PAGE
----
Fair point. Izzedine 08:40, 23 November 2009 (UTC)
Re the "native name". I'm not a specialist on Akkadian, but I doubt that it is known. It's not one of the most common vocabulary items to be encountered, especially in ancient texts. (Taivo (talk) 08:05, 23 November 2009 (UTC))
I'm sure it's known, considering how much written material has been discovered. Izzedine 08:12, 23 November 2009 (UTC)
The problem is that people may have had a name that they used for their local dialect, but rarely did they lump these together into a common language. During Old Akkadian, there may have been a common name for the language of the Akkadian Empire, but once the Assyrian and Babylonian dialects differentiated, there was probably not a name for the common language--only for each dialect. Look at Russian and Ukrainian today. These "languages" are mutually intelligible, but there is no common name for the two as a unit (other than the classificatory name used by linguists--"East Slavic"). I have seen Ukrainian speakers and Russian speakers understanding each other fairly well, but when asked what they are speaking, the Russian speaker says "Russian" and the Ukrainian speaker says "Ukrainian". This was undoubtedly the case in the past as well. (Taivo (talk) 08:23, 23 November 2009 (UTC))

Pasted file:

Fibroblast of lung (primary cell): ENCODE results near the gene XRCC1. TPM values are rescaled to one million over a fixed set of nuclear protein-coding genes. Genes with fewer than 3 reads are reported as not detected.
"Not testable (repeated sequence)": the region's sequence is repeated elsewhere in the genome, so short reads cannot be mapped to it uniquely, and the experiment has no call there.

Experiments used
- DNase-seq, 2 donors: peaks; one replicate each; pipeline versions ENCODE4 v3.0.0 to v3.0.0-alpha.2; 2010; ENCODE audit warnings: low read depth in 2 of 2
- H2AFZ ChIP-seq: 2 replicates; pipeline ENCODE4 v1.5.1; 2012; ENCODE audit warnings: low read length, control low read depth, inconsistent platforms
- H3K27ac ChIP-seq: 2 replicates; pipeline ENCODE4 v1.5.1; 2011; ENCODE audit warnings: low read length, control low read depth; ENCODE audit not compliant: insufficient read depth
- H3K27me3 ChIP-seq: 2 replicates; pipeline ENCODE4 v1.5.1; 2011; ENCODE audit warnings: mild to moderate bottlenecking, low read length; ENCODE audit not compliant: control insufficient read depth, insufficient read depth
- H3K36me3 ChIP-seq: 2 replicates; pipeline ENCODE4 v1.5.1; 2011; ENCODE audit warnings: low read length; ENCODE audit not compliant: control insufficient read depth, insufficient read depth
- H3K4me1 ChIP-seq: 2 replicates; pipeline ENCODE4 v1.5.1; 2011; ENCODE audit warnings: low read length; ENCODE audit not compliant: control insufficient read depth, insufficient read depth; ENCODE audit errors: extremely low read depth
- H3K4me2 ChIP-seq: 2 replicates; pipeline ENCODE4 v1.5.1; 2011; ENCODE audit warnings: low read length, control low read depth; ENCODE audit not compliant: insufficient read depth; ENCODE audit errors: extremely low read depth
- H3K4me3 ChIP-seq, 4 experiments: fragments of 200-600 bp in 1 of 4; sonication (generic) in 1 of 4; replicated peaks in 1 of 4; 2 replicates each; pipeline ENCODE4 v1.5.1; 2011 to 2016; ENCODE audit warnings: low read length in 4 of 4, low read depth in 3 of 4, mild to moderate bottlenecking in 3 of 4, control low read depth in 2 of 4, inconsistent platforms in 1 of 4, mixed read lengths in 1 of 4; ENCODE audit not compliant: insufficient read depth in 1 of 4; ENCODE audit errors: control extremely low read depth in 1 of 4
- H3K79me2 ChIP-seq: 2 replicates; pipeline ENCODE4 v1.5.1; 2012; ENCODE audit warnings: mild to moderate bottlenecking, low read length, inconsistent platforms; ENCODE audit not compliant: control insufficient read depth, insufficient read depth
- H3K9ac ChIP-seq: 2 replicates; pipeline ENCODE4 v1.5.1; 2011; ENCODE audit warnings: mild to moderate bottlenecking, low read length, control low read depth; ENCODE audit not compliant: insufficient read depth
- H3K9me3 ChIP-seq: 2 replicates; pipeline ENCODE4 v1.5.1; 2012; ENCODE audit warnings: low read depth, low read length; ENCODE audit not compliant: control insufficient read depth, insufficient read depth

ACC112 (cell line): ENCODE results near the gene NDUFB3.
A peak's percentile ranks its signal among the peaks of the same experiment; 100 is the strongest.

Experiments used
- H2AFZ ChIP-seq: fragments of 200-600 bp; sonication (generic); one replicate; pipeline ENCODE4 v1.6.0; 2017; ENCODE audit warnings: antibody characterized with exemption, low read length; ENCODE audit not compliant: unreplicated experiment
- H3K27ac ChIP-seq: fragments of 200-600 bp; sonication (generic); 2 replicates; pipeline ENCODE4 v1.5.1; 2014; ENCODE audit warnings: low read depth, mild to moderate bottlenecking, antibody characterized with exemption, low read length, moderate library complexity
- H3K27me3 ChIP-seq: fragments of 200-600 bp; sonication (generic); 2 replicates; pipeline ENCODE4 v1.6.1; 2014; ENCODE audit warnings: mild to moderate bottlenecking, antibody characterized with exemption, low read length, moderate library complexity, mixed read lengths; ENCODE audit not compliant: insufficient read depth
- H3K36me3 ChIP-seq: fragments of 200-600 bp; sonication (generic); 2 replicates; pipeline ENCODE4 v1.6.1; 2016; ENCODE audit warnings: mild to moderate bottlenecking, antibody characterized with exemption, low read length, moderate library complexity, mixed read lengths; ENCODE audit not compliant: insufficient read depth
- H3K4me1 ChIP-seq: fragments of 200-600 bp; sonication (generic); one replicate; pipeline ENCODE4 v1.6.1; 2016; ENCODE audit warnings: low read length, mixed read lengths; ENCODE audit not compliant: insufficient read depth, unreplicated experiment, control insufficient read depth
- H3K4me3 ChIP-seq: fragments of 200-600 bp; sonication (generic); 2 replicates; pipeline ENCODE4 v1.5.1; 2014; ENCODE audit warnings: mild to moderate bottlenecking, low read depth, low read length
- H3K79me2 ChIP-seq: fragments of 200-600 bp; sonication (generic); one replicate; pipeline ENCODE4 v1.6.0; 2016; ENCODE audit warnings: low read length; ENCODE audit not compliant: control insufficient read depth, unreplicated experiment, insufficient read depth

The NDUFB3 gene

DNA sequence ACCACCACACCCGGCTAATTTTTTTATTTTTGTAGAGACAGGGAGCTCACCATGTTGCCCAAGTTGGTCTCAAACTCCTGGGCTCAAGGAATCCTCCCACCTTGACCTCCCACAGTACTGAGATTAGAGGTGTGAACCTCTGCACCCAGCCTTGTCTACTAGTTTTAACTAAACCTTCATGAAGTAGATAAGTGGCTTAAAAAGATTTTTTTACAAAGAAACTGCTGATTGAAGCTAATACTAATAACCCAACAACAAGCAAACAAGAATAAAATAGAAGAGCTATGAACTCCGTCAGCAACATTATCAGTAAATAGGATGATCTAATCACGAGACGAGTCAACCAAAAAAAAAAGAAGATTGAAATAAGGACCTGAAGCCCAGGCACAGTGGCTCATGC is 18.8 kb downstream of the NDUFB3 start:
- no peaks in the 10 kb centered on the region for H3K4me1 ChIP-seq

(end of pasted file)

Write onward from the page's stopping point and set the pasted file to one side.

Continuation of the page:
I see what you mean, that's a good explanation. Izzedine 08:43, 23 November 2009 (UTC)
The name by which the language was known to it's natives is Lishanu Akkaditu, Lishanu from the common Semitic term for tongue (see the Classical Arabic cognate Lisan) and Akkaditu being the nominative form of Akkadian — Preceding unsigned comment added by (talk) 18:49, 18 June 2012 (UTC)
Ref? Cite? HammerFilmFan (talk) 17:06, 11 July 2012 (UTC)

Iraq did not exist in antiquity[edit]

Iraq did not exist in antiquity and using its modern boundaries as measures of extent when the ancient language was used beyond its borders is not really helpful. There is no such thing as "Ancient Iraq"--it was "Mesopotamia" or part of the "Near East". Iraq came into being in the modern era. Assyria and Babylonia extended outside the boundaries of modern Iraq (as did the Akkadian Empire), so equating these regions with the boundaries of the modern country is not accurate. The most common usage among historians, etc., for this region is Near East or Mesopotamia (the latter term is less Eurocentric if that is a concern). (Taivo (talk) 08:47, 23 November 2009 (UTC))

Tell me why it is acceptable to use the terms Ancient Egypt, Ancient Greece, Ancient Iran and Ancient China, but not Ancient Iraq?